The Problem


theproblem

New Yorkers  are spending thousands of dollars to find jobs through employment agencies only to be scammed and exploited by those agencies.  Job seekers are charged illegal fees, defrauded by unlicensed agencies, and refused reimbursement even when an agency fails to place a worker at a job.  Job seekers are seldom told they can pay  fees in installments and so pay up-front and in full.  Too often employment agencies will claim to have located a job, but when a job seeker pursues the job, they are met with vacant locations or owners with no knowledge of a job opening.  Additionally, when a job seeker does find a job, he or she finds that the job pays below the minimum wage, is unsafe, or is exploitative in other ways. 

Employment Agency Facts

  • Fraudulent employment agencies in New York prey on vulnerable low-wage workers. They often collect fees from job seekers, fail to secure jobs, and refuse refunds.
  • Approximately 300 employment agencies are licensed by the New York City Department of Consumer Affairs (“DCA”),[1] but advocates know that hundreds more operate without a license.
  • Approximately 100 employment agencies operating outside of New York City (“NYC”) are licensed by the New York State Department of Labor.[2]
  • Employment agencies licensed by DCA are largely clustered in Queens (Roosevelt Avenue area), Midtown Manhattan, and Downtown Manhattan.[3]
  • Residents from every borough in NYC use employment agencies. Between 2010 and 2012, 79% of complaints to DCA concerning employment agencies came from Brooklyn, Queens, and Bronx residents.[4]
  • Between 191 and 289 complaints were filed with DCA each year from 2010 through 2012.[5]
  • Community advocates believe that the vast majority of individuals who encounter employment agency fraud or misconduct do not file a formal complaint with DCA. The fact that DCA receives hundreds of complaints each year tells advocates there are likely thousands of job seekers harmed by employment agencies each year.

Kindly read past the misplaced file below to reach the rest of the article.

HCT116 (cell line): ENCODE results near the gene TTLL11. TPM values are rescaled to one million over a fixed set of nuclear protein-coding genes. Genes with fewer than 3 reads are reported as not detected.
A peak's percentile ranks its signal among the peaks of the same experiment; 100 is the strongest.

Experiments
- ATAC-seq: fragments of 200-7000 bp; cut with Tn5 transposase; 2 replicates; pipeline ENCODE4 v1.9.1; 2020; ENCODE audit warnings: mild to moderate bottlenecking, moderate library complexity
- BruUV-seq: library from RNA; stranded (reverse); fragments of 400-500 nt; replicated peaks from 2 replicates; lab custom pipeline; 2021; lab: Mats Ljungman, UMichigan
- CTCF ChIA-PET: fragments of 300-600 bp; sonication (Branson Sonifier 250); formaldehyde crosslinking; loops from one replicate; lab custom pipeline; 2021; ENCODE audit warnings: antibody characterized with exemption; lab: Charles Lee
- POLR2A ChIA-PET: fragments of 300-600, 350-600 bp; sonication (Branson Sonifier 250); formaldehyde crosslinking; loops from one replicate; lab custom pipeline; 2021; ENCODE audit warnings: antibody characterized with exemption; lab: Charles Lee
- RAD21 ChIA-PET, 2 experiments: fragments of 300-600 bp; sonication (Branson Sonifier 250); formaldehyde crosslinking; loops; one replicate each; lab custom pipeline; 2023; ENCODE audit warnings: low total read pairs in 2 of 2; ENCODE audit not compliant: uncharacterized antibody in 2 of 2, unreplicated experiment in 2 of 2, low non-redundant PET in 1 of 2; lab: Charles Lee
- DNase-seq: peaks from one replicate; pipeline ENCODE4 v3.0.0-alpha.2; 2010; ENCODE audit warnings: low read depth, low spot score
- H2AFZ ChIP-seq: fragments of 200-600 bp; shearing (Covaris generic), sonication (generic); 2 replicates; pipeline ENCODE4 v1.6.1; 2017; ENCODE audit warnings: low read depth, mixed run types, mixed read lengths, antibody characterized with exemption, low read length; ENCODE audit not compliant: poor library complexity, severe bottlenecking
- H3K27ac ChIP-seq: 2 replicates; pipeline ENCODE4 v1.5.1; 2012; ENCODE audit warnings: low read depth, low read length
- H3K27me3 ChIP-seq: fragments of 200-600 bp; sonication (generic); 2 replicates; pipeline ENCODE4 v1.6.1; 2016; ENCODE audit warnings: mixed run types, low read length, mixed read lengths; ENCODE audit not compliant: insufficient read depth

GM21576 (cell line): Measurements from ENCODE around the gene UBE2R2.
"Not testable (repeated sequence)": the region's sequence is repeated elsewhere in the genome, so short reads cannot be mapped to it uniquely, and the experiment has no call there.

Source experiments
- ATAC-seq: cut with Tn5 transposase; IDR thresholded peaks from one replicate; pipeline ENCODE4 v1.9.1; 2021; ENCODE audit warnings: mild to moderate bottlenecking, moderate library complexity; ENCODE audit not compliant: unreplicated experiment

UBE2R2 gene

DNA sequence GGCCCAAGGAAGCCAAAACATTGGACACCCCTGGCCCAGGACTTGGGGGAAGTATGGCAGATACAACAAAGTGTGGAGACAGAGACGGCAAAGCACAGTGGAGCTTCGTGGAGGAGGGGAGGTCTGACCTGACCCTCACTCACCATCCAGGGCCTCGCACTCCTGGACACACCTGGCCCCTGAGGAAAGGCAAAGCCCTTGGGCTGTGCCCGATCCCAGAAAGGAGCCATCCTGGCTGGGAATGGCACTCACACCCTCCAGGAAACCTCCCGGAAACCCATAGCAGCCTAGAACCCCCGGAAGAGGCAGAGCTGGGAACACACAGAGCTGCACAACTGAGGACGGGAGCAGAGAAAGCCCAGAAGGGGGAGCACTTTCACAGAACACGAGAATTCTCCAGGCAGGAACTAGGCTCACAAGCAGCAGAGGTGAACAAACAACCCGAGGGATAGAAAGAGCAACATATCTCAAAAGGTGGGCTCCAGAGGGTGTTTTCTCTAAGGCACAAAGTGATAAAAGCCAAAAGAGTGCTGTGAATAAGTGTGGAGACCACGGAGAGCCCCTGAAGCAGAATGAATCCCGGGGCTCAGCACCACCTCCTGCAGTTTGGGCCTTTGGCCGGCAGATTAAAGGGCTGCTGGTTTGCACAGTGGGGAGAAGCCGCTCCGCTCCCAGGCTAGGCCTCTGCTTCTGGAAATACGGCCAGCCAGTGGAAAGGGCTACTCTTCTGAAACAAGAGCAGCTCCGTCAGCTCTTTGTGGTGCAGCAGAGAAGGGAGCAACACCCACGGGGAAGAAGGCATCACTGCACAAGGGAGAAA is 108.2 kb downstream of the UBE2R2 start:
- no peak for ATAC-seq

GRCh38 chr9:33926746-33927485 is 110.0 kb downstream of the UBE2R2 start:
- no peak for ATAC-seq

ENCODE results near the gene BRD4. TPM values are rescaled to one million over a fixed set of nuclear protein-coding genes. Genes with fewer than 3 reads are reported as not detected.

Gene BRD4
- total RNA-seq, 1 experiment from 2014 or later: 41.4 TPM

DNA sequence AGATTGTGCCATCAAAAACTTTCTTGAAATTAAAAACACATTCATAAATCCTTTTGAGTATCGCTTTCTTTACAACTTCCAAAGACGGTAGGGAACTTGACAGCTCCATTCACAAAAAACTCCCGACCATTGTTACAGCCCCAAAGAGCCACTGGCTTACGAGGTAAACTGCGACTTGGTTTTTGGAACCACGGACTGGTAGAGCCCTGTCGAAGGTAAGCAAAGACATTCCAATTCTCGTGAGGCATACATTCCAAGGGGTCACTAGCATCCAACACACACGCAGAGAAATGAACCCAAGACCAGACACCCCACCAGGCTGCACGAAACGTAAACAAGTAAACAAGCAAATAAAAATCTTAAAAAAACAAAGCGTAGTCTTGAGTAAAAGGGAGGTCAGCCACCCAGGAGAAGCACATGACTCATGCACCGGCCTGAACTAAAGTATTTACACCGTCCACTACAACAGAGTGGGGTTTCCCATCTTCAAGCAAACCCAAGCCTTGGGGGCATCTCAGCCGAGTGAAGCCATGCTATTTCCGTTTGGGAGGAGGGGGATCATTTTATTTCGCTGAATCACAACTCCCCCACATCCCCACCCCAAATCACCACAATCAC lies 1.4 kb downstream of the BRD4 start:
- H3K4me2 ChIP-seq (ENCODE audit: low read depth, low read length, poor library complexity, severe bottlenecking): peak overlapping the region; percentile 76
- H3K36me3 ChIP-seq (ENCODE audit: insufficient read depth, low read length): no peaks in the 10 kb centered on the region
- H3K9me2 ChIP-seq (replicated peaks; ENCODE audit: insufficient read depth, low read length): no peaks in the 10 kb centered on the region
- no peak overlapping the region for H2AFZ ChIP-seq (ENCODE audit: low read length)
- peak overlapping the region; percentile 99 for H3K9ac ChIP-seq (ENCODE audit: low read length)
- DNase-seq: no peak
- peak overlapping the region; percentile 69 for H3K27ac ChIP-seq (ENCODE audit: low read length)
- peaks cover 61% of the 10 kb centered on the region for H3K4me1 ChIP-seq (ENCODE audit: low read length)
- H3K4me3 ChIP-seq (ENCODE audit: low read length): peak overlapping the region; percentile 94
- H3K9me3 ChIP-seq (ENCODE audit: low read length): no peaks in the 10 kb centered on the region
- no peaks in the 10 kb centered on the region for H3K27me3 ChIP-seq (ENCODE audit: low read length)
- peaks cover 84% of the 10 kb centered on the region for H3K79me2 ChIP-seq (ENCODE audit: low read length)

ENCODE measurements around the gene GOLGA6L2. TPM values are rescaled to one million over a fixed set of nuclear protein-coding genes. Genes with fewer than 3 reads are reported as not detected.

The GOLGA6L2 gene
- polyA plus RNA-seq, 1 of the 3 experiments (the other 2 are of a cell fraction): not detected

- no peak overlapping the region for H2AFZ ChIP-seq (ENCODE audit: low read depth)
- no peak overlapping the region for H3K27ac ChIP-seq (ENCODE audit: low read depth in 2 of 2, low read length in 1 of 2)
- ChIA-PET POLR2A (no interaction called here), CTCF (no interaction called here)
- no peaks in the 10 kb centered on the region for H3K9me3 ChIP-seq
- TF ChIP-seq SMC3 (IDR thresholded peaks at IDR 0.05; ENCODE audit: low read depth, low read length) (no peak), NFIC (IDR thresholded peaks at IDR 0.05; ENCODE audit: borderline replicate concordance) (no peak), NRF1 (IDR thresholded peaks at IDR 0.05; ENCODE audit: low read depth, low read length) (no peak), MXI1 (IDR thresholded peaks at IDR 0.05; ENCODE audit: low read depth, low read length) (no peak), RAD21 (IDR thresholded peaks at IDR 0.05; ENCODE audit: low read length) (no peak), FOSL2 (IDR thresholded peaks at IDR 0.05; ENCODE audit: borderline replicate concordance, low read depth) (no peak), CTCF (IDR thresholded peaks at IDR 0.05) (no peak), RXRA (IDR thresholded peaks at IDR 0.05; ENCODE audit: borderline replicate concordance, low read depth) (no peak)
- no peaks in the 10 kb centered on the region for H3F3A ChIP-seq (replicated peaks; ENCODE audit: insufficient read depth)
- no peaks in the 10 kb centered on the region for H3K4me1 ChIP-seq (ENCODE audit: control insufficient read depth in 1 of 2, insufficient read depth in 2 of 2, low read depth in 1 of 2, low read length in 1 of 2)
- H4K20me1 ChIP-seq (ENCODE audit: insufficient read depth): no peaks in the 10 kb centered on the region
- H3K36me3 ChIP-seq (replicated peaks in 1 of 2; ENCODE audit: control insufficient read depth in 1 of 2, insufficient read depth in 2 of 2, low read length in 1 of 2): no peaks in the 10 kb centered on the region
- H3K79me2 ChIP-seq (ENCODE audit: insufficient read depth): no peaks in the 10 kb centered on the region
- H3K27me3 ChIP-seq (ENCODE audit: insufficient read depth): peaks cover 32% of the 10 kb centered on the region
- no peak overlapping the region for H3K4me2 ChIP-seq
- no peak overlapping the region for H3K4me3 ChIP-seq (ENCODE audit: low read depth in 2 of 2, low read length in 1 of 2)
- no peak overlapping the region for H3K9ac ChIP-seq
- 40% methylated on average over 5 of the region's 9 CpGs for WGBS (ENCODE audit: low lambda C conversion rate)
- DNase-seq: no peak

• New York’s employment agency laws discriminate against low-wage workers.
    Agencies can charge low-wage workers a fee before placing them in a job while other types of workers pay a fee only after placement.[6]
  • Based on a recent study of employment agencies based in Queens, New York:[7]
    • 81% of survey respondents who used an employment agency and did not find a job were still charged a fee (average of $122) by the agency.
    • One third of survey respondents were offered jobs paying below the state minimum wage.
    • Nearly one in four employment agencies visited by mystery shoppers did not have a license visibly posted, as required by law.
    • Approximately two-thirds of survey respondents were not given a contract by an employment agency, as required by law.
    • Survey respondents who did not receive a contract from an employment agency were 50% more likely to report fraud than those with a contract.

[1] Freedom of Information Law (“FOIL”) data obtained by LatinoJustice’s Employment Agency Abuse Project (“EAAP”) from DCA in March 2013

[2] New York State Department of Labor, http://labor.ny.gov/workerprotection/laborstandards/employer/EmpAgency.shtm (last visited March 31, 2014)

[3] Freedom of Information Law (“FOIL”) data obtained by LatinoJustice’s Employment Agency Abuse Project (“EAAP”) from DCA in March 2013

[4] Id
[5] Id
[6] NY CLS Gen Bus § 185 (2014)
[7] New Immigrant Community Empowerment et al., Dreams and Schemes in Queens, NY: Immigrant Struggles to Find Work and Obtain Status in the Face of Consumer Fraud. (Oct. 2012), http://www.urbanjustice.org/pdf/publications/DreamsandSchemes.pdf